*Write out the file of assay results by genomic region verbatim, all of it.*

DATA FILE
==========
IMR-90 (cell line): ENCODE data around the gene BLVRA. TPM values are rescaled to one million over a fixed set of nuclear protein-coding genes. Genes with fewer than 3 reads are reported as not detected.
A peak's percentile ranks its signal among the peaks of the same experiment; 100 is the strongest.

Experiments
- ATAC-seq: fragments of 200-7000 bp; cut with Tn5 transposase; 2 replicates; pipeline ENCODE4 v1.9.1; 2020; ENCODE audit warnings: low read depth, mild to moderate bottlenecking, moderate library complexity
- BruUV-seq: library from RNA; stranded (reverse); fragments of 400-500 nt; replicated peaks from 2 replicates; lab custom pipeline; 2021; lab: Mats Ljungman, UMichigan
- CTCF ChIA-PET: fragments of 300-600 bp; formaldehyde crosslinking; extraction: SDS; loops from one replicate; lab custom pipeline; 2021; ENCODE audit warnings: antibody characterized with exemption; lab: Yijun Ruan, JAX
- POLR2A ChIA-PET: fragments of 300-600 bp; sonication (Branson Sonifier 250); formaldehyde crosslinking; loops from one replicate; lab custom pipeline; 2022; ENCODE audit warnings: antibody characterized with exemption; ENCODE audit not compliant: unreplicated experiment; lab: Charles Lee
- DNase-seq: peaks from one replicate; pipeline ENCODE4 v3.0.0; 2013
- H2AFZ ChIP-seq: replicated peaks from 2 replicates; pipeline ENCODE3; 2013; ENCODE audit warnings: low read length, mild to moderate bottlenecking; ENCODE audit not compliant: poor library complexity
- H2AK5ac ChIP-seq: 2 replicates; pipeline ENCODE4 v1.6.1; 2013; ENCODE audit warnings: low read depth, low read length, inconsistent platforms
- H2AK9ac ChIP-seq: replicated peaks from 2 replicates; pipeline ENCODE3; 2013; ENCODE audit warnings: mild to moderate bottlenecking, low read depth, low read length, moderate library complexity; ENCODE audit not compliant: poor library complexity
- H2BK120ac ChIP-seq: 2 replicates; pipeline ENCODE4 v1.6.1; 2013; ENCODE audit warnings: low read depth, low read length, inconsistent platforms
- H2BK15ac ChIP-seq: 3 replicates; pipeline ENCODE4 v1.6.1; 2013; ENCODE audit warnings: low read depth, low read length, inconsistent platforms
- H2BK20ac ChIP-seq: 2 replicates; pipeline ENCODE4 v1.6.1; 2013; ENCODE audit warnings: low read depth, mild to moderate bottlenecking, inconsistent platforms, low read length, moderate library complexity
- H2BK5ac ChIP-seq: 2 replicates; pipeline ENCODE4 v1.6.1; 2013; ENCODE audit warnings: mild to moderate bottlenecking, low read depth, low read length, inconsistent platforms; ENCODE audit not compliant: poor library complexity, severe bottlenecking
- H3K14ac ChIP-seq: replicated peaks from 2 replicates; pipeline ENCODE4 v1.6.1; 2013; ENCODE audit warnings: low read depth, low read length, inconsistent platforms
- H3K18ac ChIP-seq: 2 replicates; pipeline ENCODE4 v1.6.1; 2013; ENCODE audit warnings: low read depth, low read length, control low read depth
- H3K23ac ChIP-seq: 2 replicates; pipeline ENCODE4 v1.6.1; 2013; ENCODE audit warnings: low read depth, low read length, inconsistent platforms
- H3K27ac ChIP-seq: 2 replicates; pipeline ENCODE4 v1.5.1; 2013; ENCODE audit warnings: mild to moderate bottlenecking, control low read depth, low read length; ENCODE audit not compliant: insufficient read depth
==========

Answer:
IMR-90 (cell line): ENCODE data around the gene BLVRA. TPM values are rescaled to one million over a fixed set of nuclear protein-coding genes. Genes with fewer than 3 reads are reported as not detected.
A peak's percentile ranks its signal among the peaks of the same experiment; 100 is the strongest.

Experiments
- ATAC-seq: fragments of 200-7000 bp; cut with Tn5 transposase; 2 replicates; pipeline ENCODE4 v1.9.1; 2020; ENCODE audit warnings: low read depth, mild to moderate bottlenecking, moderate library complexity
- BruUV-seq: library from RNA; stranded (reverse); fragments of 400-500 nt; replicated peaks from 2 replicates; lab custom pipeline; 2021; lab: Mats Ljungman, UMichigan
- CTCF ChIA-PET: fragments of 300-600 bp; formaldehyde crosslinking; extraction: SDS; loops from one replicate; lab custom pipeline; 2021; ENCODE audit warnings: antibody characterized with exemption; lab: Yijun Ruan, JAX
- POLR2A ChIA-PET: fragments of 300-600 bp; sonication (Branson Sonifier 250); formaldehyde crosslinking; loops from one replicate; lab custom pipeline; 2022; ENCODE audit warnings: antibody characterized with exemption; ENCODE audit not compliant: unreplicated experiment; lab: Charles Lee
- DNase-seq: peaks from one replicate; pipeline ENCODE4 v3.0.0; 2013
- H2AFZ ChIP-seq: replicated peaks from 2 replicates; pipeline ENCODE3; 2013; ENCODE audit warnings: low read length, mild to moderate bottlenecking; ENCODE audit not compliant: poor library complexity
- H2AK5ac ChIP-seq: 2 replicates; pipeline ENCODE4 v1.6.1; 2013; ENCODE audit warnings: low read depth, low read length, inconsistent platforms
- H2AK9ac ChIP-seq: replicated peaks from 2 replicates; pipeline ENCODE3; 2013; ENCODE audit warnings: mild to moderate bottlenecking, low read depth, low read length, moderate library complexity; ENCODE audit not compliant: poor library complexity
- H2BK120ac ChIP-seq: 2 replicates; pipeline ENCODE4 v1.6.1; 2013; ENCODE audit warnings: low read depth, low read length, inconsistent platforms
- H2BK15ac ChIP-seq: 3 replicates; pipeline ENCODE4 v1.6.1; 2013; ENCODE audit warnings: low read depth, low read length, inconsistent platforms
- H2BK20ac ChIP-seq: 2 replicates; pipeline ENCODE4 v1.6.1; 2013; ENCODE audit warnings: low read depth, mild to moderate bottlenecking, inconsistent platforms, low read length, moderate library complexity
- H2BK5ac ChIP-seq: 2 replicates; pipeline ENCODE4 v1.6.1; 2013; ENCODE audit warnings: mild to moderate bottlenecking, low read depth, low read length, inconsistent platforms; ENCODE audit not compliant: poor library complexity, severe bottlenecking
- H3K14ac ChIP-seq: replicated peaks from 2 replicates; pipeline ENCODE4 v1.6.1; 2013; ENCODE audit warnings: low read depth, low read length, inconsistent platforms
- H3K18ac ChIP-seq: 2 replicates; pipeline ENCODE4 v1.6.1; 2013; ENCODE audit warnings: low read depth, low read length, control low read depth
- H3K23ac ChIP-seq: 2 replicates; pipeline ENCODE4 v1.6.1; 2013; ENCODE audit warnings: low read depth, low read length, inconsistent platforms
- H3K27ac ChIP-seq: 2 replicates; pipeline ENCODE4 v1.5.1; 2013; ENCODE audit warnings: mild to moderate bottlenecking, control low read depth, low read length; ENCODE audit not compliant: insufficient read depth